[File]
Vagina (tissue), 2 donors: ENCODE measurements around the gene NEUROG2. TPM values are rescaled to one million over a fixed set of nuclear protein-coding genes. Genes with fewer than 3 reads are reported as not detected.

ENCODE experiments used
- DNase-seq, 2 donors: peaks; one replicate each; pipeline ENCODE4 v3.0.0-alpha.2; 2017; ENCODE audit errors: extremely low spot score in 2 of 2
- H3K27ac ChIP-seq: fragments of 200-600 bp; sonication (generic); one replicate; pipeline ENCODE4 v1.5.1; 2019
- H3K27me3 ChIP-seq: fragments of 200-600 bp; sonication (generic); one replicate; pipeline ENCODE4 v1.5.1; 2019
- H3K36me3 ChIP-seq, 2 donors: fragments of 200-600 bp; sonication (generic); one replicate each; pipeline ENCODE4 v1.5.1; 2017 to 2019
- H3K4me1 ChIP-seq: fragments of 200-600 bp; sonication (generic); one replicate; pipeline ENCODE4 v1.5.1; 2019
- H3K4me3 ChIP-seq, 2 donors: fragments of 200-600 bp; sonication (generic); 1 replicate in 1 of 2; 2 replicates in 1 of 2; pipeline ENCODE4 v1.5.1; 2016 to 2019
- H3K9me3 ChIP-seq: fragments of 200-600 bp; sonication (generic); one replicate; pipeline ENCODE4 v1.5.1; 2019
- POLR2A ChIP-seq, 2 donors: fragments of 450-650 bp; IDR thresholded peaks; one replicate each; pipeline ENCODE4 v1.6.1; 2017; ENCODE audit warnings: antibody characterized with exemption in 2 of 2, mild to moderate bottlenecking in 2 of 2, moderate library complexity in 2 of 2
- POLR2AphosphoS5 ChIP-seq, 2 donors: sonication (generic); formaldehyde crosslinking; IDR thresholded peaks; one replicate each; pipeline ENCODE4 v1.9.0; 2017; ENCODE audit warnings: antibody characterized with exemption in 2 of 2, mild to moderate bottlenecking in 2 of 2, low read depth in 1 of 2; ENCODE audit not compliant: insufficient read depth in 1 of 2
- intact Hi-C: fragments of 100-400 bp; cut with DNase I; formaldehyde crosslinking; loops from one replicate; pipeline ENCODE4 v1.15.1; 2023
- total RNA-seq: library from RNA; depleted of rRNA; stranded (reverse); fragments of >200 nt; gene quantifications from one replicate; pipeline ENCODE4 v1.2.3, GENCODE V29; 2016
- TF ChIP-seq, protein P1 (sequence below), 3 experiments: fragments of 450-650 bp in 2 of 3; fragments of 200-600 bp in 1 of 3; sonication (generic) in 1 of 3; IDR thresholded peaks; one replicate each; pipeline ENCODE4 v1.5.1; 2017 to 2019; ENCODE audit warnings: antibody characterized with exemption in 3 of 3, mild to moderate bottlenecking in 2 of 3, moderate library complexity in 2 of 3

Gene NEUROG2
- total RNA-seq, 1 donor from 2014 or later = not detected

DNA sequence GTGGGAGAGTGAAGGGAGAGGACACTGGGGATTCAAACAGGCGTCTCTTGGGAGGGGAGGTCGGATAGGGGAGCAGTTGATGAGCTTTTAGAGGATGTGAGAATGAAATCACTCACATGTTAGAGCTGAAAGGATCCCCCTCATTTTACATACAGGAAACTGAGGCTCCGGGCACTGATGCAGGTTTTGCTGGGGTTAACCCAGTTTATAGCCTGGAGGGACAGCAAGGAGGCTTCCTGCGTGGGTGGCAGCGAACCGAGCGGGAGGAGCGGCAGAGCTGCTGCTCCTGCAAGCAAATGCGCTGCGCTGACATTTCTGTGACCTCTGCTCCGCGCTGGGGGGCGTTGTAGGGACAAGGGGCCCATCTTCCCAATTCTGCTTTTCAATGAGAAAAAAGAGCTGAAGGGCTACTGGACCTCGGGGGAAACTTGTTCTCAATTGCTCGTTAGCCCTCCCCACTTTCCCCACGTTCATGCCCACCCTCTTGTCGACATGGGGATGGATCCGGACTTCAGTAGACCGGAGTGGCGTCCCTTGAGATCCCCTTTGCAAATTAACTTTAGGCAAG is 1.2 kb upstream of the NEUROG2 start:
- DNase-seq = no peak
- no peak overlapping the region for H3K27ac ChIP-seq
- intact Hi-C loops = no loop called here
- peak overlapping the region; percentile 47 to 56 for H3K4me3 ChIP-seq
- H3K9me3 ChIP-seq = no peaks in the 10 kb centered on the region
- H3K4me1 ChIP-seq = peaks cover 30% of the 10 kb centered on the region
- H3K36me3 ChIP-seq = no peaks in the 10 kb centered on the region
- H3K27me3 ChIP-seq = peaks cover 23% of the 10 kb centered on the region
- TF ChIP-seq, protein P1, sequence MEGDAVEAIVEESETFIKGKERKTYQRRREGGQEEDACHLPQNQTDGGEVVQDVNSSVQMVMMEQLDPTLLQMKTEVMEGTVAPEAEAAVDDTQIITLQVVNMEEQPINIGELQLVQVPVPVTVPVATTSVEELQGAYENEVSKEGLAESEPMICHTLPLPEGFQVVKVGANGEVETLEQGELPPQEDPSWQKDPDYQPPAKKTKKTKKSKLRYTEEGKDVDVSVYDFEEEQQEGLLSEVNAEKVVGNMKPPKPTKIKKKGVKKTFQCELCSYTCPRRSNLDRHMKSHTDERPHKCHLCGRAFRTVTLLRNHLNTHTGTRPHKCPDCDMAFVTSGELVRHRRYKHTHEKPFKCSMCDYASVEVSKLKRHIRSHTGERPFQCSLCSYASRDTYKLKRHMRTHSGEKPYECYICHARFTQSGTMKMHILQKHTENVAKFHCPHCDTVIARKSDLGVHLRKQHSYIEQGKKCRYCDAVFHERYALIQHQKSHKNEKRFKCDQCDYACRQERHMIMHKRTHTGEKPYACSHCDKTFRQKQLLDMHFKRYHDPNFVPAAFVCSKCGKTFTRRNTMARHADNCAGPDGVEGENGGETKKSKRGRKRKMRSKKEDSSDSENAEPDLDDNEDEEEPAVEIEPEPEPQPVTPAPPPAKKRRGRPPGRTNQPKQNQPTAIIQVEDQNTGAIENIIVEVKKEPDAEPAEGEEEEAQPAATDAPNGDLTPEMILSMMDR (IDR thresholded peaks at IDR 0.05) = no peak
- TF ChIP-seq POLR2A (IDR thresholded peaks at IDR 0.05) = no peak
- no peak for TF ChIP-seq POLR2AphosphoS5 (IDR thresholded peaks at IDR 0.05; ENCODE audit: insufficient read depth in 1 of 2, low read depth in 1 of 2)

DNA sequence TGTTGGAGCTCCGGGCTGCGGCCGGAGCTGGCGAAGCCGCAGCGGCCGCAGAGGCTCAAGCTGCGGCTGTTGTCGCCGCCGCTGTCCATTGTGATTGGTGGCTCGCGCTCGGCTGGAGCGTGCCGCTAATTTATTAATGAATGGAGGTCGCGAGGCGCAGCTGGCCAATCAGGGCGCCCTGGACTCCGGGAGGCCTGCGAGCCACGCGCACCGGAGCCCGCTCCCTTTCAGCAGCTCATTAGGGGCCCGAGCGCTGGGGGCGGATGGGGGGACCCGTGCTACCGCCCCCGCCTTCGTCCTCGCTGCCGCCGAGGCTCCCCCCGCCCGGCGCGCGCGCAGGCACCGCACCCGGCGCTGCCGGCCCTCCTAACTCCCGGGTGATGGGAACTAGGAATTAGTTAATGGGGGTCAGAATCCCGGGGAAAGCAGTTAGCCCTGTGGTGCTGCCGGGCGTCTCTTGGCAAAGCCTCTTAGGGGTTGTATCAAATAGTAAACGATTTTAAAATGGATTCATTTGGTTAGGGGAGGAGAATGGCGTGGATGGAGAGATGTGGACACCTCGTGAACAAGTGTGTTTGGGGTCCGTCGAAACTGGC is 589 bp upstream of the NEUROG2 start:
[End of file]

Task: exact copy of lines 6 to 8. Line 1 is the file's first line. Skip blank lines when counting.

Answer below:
- H3K36me3 ChIP-seq, 2 donors: fragments of 200-600 bp; sonication (generic); one replicate each; pipeline ENCODE4 v1.5.1; 2017 to 2019
- H3K4me1 ChIP-seq: fragments of 200-600 bp; sonication (generic); one replicate; pipeline ENCODE4 v1.5.1; 2019
- H3K4me3 ChIP-seq, 2 donors: fragments of 200-600 bp; sonication (generic); 1 replicate in 1 of 2; 2 replicates in 1 of 2; pipeline ENCODE4 v1.5.1; 2016 to 2019